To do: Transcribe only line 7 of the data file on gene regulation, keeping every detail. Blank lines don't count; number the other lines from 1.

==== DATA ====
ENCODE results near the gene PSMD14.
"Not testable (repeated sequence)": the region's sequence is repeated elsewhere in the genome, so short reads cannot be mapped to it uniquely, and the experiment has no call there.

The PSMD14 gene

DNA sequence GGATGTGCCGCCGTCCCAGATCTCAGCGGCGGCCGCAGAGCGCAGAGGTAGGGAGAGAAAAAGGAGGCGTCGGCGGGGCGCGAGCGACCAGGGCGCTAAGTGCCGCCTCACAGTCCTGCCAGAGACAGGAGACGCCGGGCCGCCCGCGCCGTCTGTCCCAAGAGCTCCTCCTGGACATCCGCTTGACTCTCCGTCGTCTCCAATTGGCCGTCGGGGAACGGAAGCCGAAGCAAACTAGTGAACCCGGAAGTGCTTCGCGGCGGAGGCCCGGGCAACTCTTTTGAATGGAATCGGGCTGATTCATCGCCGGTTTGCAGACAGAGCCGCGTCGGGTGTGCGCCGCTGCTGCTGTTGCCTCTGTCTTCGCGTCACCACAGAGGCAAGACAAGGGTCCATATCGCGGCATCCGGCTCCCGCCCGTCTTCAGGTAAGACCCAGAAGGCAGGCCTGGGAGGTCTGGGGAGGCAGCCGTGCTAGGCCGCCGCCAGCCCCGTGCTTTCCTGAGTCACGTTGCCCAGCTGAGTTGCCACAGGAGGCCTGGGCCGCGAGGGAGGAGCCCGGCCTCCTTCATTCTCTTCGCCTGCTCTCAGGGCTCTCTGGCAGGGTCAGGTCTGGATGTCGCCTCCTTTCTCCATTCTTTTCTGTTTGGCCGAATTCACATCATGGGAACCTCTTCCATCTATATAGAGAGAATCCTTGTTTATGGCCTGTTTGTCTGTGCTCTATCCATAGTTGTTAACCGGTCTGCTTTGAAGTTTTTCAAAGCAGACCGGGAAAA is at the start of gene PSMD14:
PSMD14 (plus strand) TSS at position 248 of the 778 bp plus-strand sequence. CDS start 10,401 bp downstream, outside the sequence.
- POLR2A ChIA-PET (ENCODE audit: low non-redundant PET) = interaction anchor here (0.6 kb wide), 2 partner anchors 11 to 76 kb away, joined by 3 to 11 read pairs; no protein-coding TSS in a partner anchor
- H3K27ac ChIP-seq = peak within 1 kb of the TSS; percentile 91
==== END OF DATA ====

- H3K27ac ChIP-seq = peak within 1 kb of the TSS; percentile 91